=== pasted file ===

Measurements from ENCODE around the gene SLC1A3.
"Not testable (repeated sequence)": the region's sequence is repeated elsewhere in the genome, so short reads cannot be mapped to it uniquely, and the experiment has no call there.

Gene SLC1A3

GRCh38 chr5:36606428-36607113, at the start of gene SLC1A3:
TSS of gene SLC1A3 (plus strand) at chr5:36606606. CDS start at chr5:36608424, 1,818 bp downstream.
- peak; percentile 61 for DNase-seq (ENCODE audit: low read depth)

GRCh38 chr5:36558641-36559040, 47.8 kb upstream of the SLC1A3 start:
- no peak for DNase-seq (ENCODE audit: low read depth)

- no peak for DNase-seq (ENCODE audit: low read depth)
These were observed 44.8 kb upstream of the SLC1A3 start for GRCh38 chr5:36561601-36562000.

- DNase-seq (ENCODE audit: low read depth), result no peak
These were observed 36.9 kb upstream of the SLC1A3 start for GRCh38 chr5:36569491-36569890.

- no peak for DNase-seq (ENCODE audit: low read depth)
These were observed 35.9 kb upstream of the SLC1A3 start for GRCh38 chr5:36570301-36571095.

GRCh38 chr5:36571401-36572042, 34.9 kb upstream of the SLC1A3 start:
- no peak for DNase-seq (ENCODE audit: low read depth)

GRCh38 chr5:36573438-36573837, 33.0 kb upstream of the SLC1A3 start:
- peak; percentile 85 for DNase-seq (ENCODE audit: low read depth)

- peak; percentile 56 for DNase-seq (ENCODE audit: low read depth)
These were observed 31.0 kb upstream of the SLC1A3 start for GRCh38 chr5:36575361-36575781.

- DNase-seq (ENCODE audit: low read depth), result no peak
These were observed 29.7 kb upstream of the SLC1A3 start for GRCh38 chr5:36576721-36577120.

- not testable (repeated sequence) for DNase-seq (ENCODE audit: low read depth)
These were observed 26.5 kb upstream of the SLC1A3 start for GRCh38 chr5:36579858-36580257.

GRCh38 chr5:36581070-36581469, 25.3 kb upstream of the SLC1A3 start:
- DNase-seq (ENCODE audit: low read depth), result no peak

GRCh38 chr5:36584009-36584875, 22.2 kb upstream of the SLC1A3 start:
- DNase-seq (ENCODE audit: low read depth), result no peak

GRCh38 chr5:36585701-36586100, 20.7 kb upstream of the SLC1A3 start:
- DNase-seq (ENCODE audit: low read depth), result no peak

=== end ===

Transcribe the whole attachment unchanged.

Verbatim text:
Measurements from ENCODE around the gene SLC1A3.
"Not testable (repeated sequence)": the region's sequence is repeated elsewhere in the genome, so short reads cannot be mapped to it uniquely, and the experiment has no call there.

Gene SLC1A3

GRCh38 chr5:36606428-36607113, at the start of gene SLC1A3:
TSS of gene SLC1A3 (plus strand) at chr5:36606606. CDS start at chr5:36608424, 1,818 bp downstream.
- peak; percentile 61 for DNase-seq (ENCODE audit: low read depth)

GRCh38 chr5:36558641-36559040, 47.8 kb upstream of the SLC1A3 start:
- no peak for DNase-seq (ENCODE audit: low read depth)

- no peak for DNase-seq (ENCODE audit: low read depth)
These were observed 44.8 kb upstream of the SLC1A3 start for GRCh38 chr5:36561601-36562000.

- DNase-seq (ENCODE audit: low read depth), result no peak
These were observed 36.9 kb upstream of the SLC1A3 start for GRCh38 chr5:36569491-36569890.

- no peak for DNase-seq (ENCODE audit: low read depth)
These were observed 35.9 kb upstream of the SLC1A3 start for GRCh38 chr5:36570301-36571095.

GRCh38 chr5:36571401-36572042, 34.9 kb upstream of the SLC1A3 start:
- no peak for DNase-seq (ENCODE audit: low read depth)

GRCh38 chr5:36573438-36573837, 33.0 kb upstream of the SLC1A3 start:
- peak; percentile 85 for DNase-seq (ENCODE audit: low read depth)

- peak; percentile 56 for DNase-seq (ENCODE audit: low read depth)
These were observed 31.0 kb upstream of the SLC1A3 start for GRCh38 chr5:36575361-36575781.

- DNase-seq (ENCODE audit: low read depth), result no peak
These were observed 29.7 kb upstream of the SLC1A3 start for GRCh38 chr5:36576721-36577120.

- not testable (repeated sequence) for DNase-seq (ENCODE audit: low read depth)
These were observed 26.5 kb upstream of the SLC1A3 start for GRCh38 chr5:36579858-36580257.

GRCh38 chr5:36581070-36581469, 25.3 kb upstream of the SLC1A3 start:
- DNase-seq (ENCODE audit: low read depth), result no peak

GRCh38 chr5:36584009-36584875, 22.2 kb upstream of the SLC1A3 start:
- DNase-seq (ENCODE audit: low read depth), result no peak

GRCh38 chr5:36585701-36586100, 20.7 kb upstream of the SLC1A3 start:
- DNase-seq (ENCODE audit: low read depth), result no peak